That makes it sound like the book is about trying to “live” again when one has lost the verve for life, but that isn’t right at all. Benameur doesn’t work the reader toward any grand epiphany or attempt to “unefface” Lassalle – except in a very gentle, sideways kind of way. There are subtle evolutions as Lassalle’s story evolves and connects with the individual stories of the four, and there is a general (although muted) movement toward a kind of closure. As the situation deepens (with a kind of mystery at its center—although I think some readers will find the mystery a little superflous), Benameur wrestles with questions of grief and desire more than she propels the reader toward any answers. It is carefully done.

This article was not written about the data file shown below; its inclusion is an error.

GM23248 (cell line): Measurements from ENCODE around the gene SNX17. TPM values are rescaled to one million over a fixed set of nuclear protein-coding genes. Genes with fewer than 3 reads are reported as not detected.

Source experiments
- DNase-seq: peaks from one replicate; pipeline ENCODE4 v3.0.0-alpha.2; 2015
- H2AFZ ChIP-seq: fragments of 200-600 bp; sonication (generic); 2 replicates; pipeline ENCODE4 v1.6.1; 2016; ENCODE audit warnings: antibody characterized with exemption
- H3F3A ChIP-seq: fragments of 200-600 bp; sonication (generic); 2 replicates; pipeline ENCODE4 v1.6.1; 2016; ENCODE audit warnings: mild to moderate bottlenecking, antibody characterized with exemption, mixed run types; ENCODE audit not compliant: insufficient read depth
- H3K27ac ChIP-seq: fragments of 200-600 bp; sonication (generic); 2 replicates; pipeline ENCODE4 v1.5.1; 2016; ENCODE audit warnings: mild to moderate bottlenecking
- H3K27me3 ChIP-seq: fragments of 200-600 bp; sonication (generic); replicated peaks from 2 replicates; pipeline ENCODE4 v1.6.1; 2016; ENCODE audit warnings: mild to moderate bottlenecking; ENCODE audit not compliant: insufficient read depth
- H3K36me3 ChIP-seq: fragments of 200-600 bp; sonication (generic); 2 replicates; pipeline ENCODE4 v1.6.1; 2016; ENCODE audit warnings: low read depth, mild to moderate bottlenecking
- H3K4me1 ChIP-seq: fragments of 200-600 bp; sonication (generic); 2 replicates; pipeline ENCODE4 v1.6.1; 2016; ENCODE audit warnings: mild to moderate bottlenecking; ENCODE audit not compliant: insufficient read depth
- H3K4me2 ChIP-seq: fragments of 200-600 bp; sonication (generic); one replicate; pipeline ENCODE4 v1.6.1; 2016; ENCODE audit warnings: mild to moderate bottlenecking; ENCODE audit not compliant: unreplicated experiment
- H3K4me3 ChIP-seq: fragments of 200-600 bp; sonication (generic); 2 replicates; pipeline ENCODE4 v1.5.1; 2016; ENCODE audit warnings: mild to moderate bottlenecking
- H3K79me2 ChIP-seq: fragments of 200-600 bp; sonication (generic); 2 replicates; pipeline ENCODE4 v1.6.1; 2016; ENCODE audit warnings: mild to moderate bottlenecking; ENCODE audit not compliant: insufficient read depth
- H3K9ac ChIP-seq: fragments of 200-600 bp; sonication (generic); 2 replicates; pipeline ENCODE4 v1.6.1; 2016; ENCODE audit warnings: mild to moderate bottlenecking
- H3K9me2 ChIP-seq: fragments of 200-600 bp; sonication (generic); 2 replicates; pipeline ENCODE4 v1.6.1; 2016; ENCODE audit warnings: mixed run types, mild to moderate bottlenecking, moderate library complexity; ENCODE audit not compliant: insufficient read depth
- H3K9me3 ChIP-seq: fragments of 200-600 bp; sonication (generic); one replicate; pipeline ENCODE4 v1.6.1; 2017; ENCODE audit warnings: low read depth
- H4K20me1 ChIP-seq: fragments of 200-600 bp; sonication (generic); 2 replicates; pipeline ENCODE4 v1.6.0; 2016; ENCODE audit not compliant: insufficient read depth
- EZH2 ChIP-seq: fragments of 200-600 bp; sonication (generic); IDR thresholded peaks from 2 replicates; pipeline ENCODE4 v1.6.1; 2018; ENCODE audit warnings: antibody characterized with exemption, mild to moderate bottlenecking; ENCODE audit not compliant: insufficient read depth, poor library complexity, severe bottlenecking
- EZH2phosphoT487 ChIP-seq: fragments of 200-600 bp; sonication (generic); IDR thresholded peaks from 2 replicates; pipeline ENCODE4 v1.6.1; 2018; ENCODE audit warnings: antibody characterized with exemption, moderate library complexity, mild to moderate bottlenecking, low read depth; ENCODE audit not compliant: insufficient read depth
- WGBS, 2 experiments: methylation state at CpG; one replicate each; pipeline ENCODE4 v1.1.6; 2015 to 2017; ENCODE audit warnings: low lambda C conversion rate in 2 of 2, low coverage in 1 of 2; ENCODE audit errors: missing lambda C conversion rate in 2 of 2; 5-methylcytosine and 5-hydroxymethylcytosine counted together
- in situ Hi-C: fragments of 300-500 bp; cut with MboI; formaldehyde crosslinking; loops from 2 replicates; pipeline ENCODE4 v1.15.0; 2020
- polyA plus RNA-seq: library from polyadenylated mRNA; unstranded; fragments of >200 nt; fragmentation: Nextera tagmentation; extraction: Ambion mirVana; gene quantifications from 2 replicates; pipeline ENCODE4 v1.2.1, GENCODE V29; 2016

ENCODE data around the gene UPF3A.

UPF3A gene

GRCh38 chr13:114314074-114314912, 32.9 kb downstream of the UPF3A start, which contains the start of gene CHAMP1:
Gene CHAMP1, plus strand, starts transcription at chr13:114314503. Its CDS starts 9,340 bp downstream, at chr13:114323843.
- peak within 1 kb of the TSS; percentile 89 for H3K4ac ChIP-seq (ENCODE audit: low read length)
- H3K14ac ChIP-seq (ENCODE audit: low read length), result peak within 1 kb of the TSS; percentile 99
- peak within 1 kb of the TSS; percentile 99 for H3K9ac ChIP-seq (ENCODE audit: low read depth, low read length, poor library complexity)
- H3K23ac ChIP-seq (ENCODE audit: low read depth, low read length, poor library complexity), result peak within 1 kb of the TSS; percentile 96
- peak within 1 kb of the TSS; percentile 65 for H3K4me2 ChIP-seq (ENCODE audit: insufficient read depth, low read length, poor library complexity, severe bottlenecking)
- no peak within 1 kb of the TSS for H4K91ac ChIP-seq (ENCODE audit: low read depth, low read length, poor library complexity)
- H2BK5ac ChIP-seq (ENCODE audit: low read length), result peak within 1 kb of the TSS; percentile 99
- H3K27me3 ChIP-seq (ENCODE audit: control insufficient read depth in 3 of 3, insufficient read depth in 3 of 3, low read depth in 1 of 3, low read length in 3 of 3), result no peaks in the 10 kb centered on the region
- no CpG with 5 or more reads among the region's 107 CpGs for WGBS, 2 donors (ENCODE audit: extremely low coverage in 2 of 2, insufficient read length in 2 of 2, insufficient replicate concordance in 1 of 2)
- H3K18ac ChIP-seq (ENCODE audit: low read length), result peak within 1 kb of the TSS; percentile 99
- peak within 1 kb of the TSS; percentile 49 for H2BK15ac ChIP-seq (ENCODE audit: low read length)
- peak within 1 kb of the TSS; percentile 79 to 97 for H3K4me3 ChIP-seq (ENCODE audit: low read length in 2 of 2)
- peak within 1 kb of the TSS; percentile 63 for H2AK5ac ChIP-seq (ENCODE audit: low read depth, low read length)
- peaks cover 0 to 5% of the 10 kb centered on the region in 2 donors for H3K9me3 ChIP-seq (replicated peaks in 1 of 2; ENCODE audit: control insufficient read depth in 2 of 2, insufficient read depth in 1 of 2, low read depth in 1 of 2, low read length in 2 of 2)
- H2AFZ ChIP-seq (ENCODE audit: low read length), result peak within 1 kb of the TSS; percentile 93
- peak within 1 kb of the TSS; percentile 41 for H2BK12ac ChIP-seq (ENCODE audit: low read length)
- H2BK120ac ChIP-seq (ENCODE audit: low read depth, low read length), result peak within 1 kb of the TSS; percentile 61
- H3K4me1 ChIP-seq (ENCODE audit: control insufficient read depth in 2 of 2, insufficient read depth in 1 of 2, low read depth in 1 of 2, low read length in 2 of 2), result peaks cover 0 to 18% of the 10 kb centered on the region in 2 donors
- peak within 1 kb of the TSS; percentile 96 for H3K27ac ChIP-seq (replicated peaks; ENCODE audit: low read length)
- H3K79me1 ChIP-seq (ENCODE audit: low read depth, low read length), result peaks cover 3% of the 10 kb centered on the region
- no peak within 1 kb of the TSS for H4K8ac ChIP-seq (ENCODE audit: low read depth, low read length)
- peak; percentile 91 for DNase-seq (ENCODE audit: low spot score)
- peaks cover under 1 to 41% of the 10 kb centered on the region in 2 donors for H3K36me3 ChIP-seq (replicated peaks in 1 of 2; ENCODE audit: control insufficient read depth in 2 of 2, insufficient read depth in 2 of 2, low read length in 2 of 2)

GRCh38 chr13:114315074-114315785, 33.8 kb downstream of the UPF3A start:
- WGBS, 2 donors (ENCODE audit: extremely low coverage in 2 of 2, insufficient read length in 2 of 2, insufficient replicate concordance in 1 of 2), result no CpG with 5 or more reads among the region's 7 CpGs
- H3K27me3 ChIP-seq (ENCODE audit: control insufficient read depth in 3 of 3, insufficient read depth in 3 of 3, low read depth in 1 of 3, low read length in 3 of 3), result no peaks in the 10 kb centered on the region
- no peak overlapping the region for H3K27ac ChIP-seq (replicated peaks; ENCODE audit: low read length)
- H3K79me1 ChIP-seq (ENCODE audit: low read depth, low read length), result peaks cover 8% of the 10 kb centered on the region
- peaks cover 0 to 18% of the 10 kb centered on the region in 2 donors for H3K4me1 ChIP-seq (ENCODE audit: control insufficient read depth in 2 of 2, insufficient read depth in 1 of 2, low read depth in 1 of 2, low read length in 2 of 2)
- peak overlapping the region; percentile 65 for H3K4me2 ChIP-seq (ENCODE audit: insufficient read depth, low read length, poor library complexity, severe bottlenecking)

The book’s title is an interesting one: Profanes. This word—and what it means in the context of the novel—has a double meaning. As in English, profane describes something that is outside the realm of religion (opposite to sacred). But here it is being used as in a person who is uninitiated to something. You can say in French, un profane en philosophie, meaning that you haven’t studied it, know nothing of the subject, have not yet experienced it. I am fascinated by this title because within the context of the story, it essentially refers to the idea of being un profane de la mort, a person who does not yet know death. And Benameur plays with this idea (while brushing up against its other meaning of religious/nonreligious) again and again—confirming it, rejecting it, subverting it.